The plot and plottings are far too complex to explain here, but the gist of it concerns a slowly moldering Southern mansion, the Tuckerman guesthouse, in which Constance Tuckerman (Allison Janney) is trying to preserve vestiges of an era of decorum that is inexorably slipping away. That is to say, she is trying to save the illusion of her youth, an action that is also informed by her attempt to give her French niece, Sophie (Mamie Gummer), the sort of aristocratic upbringing she would miss in postwar France of 1949. The importance of youth is also reflected in Constance’s reluctance to see her former beau, Nick Denery (John Benjamin Hickey), for the parasitic bounder that he is, as opposed to the great artist she would have him be.

The other characters all deal with the problem of the sense of meaninglessness that is brought on by an ever more acute awareness of the fact that one is going to die. Hellman is concerned with the accounting for wasted lives and the lies we tell ourselves to help us get through the day.

Janney is, of course, excellent as she finely hones the nuances of her character. Part of her achievement lies in the fact that she recedes into the ensemble; she doesn’t for a minute try to command the stage, but shares all graciously and is all the more powerful for doing so.

Periodically there are performances that tend to inspire one to want to leap onto the stage to strangle the actor as opposed to the annoying character. Not so with Hickey’s portrait of an artist as a loathsome man. The proof in Hickey’s authoritative performance lies in its uncomfortable depth.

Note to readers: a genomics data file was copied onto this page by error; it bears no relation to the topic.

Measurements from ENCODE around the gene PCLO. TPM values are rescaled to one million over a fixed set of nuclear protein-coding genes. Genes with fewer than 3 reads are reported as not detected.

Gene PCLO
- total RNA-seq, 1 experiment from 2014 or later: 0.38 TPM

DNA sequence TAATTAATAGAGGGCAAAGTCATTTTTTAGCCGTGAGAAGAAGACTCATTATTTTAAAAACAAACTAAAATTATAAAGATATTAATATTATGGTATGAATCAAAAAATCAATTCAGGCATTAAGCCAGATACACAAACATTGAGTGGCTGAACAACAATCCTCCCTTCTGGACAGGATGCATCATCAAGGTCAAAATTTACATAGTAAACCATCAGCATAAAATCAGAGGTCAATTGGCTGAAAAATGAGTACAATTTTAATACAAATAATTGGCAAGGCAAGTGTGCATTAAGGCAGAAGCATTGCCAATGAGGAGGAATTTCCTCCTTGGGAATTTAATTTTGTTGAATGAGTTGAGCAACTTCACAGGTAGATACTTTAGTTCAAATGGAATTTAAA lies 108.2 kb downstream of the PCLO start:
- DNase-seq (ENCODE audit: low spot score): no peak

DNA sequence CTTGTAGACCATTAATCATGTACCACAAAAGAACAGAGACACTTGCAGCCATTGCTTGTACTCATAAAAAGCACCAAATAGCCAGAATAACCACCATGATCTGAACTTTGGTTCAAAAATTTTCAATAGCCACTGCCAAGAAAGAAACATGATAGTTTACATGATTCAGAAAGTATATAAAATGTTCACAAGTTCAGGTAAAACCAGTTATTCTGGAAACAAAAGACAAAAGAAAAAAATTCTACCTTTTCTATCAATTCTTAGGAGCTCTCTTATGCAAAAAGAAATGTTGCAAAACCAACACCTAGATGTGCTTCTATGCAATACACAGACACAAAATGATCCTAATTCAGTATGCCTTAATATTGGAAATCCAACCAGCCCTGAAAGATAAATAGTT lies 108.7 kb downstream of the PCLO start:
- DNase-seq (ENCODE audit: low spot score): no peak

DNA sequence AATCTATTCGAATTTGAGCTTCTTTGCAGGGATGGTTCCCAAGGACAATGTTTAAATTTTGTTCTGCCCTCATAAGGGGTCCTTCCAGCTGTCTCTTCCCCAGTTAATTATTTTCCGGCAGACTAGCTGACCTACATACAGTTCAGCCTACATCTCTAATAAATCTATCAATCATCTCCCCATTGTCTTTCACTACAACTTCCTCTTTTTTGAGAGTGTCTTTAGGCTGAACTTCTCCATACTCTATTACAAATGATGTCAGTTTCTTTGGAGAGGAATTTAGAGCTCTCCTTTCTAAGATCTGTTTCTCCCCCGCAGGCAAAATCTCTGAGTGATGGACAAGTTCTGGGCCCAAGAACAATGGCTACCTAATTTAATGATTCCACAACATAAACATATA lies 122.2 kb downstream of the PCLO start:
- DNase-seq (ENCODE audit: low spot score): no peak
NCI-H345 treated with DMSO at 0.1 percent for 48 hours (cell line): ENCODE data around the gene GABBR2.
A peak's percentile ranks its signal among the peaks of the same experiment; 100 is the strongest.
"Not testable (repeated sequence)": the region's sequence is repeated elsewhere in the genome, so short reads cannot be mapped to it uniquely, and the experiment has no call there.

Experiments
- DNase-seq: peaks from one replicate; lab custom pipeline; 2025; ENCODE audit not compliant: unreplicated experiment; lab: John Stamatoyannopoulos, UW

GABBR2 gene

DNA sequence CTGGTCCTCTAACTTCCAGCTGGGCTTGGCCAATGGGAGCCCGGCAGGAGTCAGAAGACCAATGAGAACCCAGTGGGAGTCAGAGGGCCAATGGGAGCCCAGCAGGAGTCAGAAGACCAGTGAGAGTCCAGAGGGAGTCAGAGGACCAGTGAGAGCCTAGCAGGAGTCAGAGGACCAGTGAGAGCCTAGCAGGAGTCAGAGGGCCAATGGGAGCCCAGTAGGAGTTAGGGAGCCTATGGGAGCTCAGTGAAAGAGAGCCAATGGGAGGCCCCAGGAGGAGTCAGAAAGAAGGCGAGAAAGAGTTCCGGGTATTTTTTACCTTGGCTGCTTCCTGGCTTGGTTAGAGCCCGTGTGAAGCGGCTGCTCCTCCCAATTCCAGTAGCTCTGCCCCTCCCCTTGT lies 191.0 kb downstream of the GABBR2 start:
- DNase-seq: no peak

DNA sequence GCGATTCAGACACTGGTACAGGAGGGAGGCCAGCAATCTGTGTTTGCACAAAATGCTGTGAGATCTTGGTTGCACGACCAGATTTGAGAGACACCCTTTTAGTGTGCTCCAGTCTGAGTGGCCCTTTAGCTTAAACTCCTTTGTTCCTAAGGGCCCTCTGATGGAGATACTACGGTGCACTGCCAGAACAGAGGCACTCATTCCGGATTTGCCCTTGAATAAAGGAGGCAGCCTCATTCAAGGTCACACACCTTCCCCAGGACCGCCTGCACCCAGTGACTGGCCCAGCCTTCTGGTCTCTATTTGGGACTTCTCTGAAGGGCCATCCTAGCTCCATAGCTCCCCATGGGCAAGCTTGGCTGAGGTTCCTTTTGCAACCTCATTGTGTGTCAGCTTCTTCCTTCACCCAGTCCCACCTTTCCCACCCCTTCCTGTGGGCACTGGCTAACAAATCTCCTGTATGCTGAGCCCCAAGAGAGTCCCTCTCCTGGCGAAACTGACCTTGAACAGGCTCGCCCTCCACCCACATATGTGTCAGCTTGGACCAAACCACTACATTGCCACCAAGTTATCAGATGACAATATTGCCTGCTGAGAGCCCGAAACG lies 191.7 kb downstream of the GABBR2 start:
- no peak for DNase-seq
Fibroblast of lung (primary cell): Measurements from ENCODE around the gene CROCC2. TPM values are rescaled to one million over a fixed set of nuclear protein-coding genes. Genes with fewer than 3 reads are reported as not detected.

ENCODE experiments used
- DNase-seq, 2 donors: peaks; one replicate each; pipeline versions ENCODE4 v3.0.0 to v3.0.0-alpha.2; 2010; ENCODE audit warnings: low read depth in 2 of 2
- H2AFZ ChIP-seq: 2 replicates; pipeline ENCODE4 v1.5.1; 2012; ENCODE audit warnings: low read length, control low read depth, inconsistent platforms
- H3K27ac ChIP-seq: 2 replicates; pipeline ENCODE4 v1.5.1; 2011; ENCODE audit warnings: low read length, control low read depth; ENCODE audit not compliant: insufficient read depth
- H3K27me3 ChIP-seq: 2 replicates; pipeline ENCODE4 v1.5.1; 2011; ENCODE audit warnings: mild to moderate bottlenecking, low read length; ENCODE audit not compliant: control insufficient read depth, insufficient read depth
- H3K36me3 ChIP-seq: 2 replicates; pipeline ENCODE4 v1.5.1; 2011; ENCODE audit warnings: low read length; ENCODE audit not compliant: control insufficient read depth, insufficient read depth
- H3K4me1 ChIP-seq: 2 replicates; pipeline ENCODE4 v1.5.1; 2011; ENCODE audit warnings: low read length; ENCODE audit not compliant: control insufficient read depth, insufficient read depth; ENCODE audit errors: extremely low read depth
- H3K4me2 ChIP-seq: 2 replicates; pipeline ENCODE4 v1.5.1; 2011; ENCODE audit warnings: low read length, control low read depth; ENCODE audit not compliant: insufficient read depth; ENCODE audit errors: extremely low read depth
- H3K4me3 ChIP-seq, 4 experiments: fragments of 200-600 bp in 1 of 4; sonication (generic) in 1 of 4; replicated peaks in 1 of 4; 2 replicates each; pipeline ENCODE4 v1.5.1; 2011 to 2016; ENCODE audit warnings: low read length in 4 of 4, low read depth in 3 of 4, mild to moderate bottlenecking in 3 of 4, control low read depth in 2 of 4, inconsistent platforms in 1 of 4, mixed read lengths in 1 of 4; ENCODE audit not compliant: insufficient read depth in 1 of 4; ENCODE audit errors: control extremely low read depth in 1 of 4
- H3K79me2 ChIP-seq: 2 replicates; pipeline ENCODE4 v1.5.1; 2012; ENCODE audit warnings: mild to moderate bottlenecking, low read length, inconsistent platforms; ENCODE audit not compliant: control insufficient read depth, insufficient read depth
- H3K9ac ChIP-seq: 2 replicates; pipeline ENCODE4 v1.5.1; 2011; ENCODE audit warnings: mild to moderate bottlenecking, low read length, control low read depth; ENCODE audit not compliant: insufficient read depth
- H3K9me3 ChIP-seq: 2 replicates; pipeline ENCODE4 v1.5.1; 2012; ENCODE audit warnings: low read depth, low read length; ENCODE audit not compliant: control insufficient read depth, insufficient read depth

As Mary, the family matriarch, Elizabeth Franz wrests every drop of acid from her lines, resulting in more laughter than one could possibly have guessed. She also grounds the play. It is in this character that the author’s voice rings most familiarly with both wit and unvarnished wisdom.

Finally, there is Gummer, whose physical similarity to her mother, Meryl Streep, is stunning. Indeed, her skill with a French accent, which accents her difference and seeming fragility in a strange and volatile environment, puts one uncannily in mind of Streep. Watching Gummer evolve from a nervously deferential girl into a young woman with spine and surprising resourcefulness is one of the production’s greatest delights.

The picture of these lives in collapse or near-collapse is both devastating and endlessly fascinating as directed by Jones with a dream cast in this tight production. In choosing The Autumn Garden, Roger Rees does an invaluable service in rescuing a forgotten masterpiece from obscurity.

—Ralph Hammann